Planning and designing your vegetable garden can be a lot of fun. It’s a good way to get through those winter months as well. There are several practical reasons for mapping out your garden in advance. It makes ordering your vegetable seeds more efficient because you know exactly what you want. It is important to make a note of what was planted and which vegetable seeds were used so that you can reference what worked well and what didn’t. It is important to minimize your garden pest problems and to switch plants that take different nutrients from the soil, rotating plants from one location to Christchurch each year.
Some vegetable seeds such as tomato seeds can be started indoors at least six to eight weeks before planting, whereas sunflower seeds can be planted directly into the ground as soon as the danger of frost is gone and the ground is warm. When planting young tomato plants, be sure to protect them for the first few weeks until they are established.
How to Plant a Vegetable Garden
Ideas for Designing Your Vegetable Garden
Check the vegetable seed packets for maturity dates of different plants that you want to cook and eat together. Perhaps you want zucchini, hot peppers, tomatoes and bell peppers maturing at the same time. One key part of planning is to factor in the height of plants. You want to grow them from the smallest, in the garden front, medium in the middle and tallest in the back. This approach will maximize your sun exposure and air/wind flow.
Certain plants thrive alongside of each other and make excellent companion plants, so this can be part of your plans for vegetable gardening also. Hot pepper do well alongside eggplant, tomato, okra, swiss chard, squash and cucumbers. They all are heavy feeders so give them plenty of fertilizer. A fish emulsion every two weeks, and spray with an Epson salt solution for an organic garden. Growing herbs as neighboring plants give you the added benefit of deterring many garden bugs. For easy access, plant them at the very front and in the garden corners.
Homegrown vegetables have a flavor rarely matched by those you buy, and even a small garden can produce enough to be well worthwhile. Succession planting of fast growing crops will add extra yield. Buy extra packets of seeds such as radish, shallots, lettuce, mustard greens and spinach and plant every two weeks, for a continual supply of fresh greens.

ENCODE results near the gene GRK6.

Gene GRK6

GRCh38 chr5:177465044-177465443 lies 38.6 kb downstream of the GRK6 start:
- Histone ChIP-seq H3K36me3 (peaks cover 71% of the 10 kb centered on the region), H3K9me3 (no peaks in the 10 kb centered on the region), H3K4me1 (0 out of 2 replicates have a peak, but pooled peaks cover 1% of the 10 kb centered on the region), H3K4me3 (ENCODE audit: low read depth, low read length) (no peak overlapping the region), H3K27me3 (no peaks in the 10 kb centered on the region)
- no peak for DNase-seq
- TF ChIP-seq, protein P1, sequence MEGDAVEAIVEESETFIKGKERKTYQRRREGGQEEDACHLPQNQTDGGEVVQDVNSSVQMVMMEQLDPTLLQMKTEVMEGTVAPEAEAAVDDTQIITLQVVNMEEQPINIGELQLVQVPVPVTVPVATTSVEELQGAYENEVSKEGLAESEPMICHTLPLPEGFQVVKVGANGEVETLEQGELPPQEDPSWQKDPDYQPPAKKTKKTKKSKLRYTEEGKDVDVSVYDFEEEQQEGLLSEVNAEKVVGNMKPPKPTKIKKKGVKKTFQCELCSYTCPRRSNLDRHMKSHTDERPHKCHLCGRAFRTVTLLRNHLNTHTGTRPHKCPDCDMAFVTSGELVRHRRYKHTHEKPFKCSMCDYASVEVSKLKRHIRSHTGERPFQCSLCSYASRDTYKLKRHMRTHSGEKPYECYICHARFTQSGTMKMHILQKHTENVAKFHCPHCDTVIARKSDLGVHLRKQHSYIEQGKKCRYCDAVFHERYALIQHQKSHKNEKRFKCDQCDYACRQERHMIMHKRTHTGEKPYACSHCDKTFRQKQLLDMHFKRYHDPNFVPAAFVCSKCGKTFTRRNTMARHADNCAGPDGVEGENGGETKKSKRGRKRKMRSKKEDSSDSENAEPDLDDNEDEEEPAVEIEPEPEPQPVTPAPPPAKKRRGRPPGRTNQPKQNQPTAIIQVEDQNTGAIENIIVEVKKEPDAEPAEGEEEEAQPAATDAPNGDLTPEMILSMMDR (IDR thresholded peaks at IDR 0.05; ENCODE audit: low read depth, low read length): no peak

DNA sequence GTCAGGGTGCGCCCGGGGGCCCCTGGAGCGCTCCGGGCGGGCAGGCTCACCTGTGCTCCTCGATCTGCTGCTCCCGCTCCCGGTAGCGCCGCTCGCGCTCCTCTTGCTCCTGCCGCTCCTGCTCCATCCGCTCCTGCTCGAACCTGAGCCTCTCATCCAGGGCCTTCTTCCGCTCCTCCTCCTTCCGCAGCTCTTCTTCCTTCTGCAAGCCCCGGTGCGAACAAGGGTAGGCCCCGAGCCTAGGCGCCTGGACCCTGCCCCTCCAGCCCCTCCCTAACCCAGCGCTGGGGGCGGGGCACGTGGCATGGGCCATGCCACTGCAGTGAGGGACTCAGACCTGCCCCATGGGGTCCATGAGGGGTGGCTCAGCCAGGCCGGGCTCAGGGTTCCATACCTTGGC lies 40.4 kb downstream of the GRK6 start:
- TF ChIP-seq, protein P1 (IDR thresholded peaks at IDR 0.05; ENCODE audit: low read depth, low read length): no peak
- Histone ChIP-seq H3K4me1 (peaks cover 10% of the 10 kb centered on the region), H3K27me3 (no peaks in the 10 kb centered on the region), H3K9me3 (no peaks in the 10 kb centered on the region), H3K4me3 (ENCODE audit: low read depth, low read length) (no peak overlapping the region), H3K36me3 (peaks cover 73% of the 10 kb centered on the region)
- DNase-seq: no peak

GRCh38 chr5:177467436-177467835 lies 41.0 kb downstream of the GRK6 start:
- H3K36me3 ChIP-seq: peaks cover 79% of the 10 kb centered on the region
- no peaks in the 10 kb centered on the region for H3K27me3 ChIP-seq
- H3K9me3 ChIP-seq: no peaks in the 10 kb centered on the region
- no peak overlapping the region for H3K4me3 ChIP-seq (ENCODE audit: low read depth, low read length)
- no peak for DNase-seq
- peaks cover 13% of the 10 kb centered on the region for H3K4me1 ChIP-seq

When planning your garden choose the location that has the most sun, measure it to find the exact dimensions, and make a diagram of it on which you can map out where you will plant each crop. It’s important to know when each vegetable should be planted, growing and harvest time. If you are new, pick up a gardening book that has vegetable gardening tips and information needed for a successful garden. You can even mix in a small herb garden to accompany your vegetables.
Every year gardeners all over the country experience the joy of planning, organizing and planting their vegetable and flower seeds. Planting a vegetable or flower seeds garden takes some time but is well worth the effort with the benefits your garden has to offer.
The following are some tips to assist you; select a site with full sunlight, good drainage and without shade; plan out how much you will plant, don’t worry if you only have enough space for a small garden; you can always plant vegetables in front of shrubbery, flower beds or in containers; deep well drained soil is necessary for success; mulching is recommended as it keeps the soil cool requiring less watering; organic fertilizers can be an advantage; equip yourself with good garden accessories such as a spade, bow rake, hoe, cord for laying out rows, wheelbarrow and garden hose.
You’ll be able to start planning your spring garden in the fall by selecting your garden accessories, flower bulbs, vegetable and flower seeds from free seed catalogs all over the country. The extra time you put into your garden is always worth the effort when you get to appreciate your efforts come spring, summer and fall.